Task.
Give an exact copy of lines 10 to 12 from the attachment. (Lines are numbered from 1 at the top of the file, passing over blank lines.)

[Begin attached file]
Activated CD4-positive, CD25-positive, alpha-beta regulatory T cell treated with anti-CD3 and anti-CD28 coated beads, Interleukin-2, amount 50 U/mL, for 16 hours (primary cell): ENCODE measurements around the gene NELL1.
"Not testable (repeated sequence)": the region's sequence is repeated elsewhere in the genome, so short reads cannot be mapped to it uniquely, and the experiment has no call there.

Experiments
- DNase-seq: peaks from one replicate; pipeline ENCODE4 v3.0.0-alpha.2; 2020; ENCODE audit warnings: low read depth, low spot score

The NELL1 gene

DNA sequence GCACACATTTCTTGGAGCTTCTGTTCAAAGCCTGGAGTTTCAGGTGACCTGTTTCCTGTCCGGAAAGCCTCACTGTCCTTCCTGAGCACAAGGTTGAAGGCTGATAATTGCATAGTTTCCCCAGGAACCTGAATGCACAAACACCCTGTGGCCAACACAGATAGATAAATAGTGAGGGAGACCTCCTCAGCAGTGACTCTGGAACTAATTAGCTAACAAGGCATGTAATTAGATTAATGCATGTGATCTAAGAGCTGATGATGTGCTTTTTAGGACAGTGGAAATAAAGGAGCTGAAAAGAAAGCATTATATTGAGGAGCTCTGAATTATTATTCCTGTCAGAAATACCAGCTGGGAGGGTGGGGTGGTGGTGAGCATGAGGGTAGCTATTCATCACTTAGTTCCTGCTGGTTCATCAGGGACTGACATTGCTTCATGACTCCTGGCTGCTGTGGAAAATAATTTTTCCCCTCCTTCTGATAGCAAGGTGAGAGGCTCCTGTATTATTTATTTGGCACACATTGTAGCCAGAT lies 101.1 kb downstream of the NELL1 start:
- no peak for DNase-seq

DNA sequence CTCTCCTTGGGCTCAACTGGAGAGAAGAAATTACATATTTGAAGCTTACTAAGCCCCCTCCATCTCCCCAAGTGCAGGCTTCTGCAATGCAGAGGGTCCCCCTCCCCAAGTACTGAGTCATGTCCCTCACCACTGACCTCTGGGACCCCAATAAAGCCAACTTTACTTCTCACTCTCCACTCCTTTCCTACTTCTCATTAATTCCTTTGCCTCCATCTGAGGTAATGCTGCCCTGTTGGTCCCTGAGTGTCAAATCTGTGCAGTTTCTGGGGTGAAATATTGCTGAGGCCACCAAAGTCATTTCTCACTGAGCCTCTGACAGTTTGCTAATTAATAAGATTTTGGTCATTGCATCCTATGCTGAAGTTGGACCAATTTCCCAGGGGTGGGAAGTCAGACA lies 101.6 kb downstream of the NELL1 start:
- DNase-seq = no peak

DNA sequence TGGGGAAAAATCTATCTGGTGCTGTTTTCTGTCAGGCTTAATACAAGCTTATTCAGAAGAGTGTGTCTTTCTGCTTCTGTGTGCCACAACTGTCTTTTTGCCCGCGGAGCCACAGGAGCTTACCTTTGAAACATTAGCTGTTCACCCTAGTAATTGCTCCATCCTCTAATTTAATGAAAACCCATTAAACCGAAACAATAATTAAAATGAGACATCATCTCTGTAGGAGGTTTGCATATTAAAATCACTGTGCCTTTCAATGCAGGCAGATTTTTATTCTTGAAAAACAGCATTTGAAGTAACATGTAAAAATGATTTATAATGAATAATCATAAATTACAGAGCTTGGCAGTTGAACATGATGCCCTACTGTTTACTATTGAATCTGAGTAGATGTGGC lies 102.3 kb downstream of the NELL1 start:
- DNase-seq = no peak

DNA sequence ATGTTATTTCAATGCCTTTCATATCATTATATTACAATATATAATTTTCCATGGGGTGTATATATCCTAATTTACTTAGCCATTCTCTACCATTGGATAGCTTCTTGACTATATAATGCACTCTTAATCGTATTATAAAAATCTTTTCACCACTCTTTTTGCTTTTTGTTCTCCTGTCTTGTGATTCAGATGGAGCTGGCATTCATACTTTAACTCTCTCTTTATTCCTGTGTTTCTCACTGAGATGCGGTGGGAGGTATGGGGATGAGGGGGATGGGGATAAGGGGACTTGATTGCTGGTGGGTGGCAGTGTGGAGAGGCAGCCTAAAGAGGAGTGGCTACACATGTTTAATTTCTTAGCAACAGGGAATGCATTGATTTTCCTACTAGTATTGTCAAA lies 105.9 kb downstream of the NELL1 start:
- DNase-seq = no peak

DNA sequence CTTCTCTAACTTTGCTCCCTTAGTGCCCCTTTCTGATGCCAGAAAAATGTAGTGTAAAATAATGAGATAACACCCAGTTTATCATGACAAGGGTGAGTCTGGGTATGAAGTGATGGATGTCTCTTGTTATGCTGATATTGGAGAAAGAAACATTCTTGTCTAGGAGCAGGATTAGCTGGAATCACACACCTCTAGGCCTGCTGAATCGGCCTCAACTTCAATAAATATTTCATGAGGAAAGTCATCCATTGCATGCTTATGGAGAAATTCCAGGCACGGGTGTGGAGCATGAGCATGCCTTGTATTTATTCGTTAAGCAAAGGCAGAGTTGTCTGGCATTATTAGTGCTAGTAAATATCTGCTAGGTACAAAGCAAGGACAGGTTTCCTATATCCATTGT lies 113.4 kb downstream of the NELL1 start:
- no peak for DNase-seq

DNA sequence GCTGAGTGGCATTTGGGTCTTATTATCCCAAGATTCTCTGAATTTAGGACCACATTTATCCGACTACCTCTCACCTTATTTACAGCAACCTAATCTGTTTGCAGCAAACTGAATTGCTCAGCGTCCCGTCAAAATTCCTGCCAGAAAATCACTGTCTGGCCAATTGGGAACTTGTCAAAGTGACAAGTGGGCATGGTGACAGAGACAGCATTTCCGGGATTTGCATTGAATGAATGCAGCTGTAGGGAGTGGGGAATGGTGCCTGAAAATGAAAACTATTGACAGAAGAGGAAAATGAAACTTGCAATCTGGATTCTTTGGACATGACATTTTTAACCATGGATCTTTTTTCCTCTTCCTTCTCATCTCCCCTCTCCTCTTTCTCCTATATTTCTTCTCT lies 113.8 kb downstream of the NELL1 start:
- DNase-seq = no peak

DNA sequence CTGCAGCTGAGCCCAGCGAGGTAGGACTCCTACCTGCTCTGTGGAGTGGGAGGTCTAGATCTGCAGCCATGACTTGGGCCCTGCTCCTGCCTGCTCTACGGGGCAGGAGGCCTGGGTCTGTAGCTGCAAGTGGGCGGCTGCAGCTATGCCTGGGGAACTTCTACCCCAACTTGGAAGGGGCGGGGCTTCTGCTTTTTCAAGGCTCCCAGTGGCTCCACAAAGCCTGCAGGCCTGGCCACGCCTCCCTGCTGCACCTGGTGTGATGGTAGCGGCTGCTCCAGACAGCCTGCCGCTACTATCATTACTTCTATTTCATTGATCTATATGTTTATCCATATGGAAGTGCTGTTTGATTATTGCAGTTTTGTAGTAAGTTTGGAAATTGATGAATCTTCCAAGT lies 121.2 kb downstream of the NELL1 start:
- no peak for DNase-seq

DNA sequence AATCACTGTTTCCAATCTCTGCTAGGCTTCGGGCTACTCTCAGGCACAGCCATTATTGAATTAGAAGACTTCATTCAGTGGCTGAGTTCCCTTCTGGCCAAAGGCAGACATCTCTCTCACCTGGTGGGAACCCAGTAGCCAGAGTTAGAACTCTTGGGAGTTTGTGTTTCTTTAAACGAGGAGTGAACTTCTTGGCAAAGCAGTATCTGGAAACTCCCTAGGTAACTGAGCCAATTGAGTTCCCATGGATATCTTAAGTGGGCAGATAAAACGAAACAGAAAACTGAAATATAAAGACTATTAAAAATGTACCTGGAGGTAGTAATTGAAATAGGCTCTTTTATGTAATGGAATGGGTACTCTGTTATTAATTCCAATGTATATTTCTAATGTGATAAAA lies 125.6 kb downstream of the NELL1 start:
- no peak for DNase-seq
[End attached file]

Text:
DNA sequence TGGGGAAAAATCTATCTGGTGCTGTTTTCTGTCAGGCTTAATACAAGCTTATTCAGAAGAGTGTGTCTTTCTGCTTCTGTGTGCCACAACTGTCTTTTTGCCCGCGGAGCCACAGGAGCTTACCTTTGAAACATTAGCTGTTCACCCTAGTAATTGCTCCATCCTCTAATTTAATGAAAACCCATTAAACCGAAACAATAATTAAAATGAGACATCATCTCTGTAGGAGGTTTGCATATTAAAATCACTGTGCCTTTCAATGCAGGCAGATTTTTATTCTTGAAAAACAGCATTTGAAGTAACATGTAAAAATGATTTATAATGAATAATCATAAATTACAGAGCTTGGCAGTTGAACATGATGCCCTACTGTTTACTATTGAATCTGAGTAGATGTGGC lies 102.3 kb downstream of the NELL1 start:
- DNase-seq = no peak

DNA sequence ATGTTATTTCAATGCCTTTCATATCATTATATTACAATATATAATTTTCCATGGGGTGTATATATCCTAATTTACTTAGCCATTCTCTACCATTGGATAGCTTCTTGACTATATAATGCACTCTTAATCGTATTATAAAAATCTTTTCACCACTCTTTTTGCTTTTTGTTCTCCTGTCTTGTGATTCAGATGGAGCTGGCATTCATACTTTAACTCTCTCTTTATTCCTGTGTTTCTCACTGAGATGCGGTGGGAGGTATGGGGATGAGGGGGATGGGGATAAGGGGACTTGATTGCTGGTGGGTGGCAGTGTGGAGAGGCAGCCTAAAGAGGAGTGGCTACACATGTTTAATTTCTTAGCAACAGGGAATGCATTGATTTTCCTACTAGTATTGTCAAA lies 105.9 kb downstream of the NELL1 start: